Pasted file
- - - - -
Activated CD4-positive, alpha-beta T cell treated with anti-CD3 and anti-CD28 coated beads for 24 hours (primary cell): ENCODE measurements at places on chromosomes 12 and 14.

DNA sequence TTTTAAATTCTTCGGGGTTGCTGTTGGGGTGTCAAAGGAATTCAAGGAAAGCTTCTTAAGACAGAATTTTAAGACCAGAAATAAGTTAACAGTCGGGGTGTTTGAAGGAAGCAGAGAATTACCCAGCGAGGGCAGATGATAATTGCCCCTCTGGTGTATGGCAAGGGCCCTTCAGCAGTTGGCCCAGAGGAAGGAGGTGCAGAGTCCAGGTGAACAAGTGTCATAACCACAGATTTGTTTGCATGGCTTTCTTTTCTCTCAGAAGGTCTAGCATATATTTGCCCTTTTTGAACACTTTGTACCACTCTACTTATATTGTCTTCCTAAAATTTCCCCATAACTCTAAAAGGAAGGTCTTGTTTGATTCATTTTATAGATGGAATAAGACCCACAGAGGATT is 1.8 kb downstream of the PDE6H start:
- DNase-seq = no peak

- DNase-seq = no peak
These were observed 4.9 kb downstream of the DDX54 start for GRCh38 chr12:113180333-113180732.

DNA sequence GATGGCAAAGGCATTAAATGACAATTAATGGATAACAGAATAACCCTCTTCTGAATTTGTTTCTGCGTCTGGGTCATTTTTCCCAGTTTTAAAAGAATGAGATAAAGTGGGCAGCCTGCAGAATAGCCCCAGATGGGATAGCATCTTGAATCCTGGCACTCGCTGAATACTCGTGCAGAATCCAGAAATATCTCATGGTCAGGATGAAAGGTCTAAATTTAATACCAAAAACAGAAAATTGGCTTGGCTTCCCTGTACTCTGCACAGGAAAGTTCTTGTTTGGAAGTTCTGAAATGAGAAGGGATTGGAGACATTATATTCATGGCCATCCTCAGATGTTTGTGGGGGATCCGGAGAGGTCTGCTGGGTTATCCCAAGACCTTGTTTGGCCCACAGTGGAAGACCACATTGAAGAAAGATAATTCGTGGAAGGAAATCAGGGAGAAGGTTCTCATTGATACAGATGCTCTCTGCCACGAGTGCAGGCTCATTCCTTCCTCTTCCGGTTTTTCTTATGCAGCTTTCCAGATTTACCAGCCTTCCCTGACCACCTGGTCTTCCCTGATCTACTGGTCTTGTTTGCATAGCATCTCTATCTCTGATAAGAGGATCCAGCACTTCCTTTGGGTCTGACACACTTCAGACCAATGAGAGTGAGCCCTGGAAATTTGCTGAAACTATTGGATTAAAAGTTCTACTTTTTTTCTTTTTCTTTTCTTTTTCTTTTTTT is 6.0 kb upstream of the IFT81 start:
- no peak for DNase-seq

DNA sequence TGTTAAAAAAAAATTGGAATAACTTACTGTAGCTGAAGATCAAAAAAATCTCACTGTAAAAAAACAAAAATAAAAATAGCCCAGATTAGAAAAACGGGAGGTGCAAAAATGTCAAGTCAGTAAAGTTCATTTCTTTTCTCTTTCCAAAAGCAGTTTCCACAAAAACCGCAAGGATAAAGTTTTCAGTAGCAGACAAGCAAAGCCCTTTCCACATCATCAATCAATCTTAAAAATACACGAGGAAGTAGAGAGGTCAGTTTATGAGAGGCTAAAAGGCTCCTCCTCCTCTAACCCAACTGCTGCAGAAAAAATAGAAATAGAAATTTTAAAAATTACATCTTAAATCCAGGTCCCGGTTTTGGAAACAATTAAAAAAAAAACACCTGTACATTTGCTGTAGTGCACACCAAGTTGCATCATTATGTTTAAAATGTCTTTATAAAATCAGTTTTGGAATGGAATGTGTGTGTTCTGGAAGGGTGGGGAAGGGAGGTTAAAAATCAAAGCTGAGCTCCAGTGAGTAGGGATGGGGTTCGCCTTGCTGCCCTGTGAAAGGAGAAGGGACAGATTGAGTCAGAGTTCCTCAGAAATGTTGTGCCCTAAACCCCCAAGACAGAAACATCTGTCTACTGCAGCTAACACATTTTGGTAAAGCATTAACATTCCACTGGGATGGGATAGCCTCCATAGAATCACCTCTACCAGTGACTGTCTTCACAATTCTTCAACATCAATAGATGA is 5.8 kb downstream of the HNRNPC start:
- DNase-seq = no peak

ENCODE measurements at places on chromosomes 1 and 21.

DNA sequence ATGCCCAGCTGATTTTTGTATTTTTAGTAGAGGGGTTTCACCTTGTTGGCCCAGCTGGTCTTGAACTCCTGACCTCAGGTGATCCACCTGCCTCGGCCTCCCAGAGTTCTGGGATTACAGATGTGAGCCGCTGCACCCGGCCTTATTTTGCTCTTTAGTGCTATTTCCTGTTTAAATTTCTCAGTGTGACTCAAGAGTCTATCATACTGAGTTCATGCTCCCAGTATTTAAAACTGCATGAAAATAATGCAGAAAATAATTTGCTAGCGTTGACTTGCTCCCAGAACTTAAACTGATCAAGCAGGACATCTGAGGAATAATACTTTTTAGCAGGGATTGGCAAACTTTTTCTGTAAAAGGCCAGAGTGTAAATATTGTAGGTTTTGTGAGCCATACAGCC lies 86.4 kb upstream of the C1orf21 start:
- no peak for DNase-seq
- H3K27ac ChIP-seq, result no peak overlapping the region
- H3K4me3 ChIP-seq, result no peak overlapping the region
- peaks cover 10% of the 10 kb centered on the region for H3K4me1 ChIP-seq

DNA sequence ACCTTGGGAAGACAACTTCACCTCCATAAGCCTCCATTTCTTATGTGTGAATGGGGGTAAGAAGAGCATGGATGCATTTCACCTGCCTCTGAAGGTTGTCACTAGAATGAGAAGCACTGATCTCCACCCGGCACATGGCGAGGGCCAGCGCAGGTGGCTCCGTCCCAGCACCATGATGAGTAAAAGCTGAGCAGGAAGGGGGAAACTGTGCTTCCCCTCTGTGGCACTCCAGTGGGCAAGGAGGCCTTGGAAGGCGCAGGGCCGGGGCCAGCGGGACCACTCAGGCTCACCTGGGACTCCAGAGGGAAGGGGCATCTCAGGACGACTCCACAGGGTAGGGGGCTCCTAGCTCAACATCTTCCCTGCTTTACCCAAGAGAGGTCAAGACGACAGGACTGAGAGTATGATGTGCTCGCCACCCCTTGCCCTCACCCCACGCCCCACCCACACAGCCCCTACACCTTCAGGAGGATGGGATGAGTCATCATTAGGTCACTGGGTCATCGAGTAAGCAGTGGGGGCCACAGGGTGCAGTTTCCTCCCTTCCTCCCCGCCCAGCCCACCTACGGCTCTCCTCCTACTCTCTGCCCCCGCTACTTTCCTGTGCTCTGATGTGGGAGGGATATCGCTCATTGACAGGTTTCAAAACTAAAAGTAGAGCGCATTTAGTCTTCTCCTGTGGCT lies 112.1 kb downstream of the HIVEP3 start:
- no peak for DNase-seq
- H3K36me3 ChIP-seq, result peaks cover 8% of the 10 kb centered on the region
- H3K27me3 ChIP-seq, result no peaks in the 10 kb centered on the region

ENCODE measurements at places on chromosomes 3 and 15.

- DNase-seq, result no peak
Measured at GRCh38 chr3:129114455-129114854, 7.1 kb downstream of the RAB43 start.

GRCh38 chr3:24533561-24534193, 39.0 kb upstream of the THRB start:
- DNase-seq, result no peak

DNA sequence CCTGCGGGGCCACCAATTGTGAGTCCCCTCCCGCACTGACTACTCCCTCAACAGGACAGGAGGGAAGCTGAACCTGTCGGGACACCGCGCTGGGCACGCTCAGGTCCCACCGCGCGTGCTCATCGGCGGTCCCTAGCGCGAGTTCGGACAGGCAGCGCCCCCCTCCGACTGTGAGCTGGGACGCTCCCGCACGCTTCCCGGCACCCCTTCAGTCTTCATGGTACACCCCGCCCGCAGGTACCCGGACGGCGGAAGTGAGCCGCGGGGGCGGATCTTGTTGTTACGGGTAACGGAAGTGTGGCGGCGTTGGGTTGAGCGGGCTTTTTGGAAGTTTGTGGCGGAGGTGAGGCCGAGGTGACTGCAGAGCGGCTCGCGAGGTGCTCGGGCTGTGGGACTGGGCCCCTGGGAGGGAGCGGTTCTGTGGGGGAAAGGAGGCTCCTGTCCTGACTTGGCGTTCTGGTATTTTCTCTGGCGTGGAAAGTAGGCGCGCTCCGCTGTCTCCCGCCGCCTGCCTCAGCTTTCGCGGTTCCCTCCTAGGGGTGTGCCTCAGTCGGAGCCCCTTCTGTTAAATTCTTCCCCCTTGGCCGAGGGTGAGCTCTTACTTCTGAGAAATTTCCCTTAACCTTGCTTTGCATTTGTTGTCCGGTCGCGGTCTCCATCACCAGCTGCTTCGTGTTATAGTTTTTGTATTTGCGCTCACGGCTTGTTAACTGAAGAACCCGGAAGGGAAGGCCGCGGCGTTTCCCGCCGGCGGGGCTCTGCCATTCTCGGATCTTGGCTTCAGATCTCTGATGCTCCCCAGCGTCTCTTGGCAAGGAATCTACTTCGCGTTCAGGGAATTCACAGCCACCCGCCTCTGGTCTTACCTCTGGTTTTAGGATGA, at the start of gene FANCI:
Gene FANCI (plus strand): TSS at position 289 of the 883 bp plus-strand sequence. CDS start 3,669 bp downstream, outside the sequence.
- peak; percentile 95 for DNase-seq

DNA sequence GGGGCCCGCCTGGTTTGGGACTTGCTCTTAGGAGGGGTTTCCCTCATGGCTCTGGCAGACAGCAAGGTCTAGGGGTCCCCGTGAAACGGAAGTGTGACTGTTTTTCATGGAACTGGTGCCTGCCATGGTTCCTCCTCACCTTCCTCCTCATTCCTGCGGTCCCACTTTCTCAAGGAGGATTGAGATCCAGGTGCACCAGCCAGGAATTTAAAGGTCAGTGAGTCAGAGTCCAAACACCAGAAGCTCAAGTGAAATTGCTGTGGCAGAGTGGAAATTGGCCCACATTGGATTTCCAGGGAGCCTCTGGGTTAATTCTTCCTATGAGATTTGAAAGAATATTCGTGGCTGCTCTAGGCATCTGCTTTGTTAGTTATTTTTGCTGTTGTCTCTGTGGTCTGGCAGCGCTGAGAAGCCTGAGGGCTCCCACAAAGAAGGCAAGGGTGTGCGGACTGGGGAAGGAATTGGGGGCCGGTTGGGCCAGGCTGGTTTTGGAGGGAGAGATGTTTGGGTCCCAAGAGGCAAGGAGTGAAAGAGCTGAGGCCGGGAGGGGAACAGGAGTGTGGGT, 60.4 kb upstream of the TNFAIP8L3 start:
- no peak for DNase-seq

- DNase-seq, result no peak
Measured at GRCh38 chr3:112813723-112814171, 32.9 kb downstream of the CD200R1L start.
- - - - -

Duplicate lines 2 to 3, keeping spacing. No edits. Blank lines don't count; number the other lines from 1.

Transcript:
DNA sequence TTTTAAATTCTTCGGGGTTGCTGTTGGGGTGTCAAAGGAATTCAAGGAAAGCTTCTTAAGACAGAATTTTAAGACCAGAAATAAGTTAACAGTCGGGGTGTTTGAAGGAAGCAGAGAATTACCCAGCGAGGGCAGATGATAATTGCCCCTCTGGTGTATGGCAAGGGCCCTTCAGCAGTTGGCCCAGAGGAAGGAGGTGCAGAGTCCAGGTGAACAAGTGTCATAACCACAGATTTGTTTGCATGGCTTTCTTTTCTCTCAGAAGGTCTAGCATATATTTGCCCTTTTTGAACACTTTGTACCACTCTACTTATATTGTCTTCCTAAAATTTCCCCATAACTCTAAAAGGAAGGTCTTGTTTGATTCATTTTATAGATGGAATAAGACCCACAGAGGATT is 1.8 kb downstream of the PDE6H start:
- DNase-seq = no peak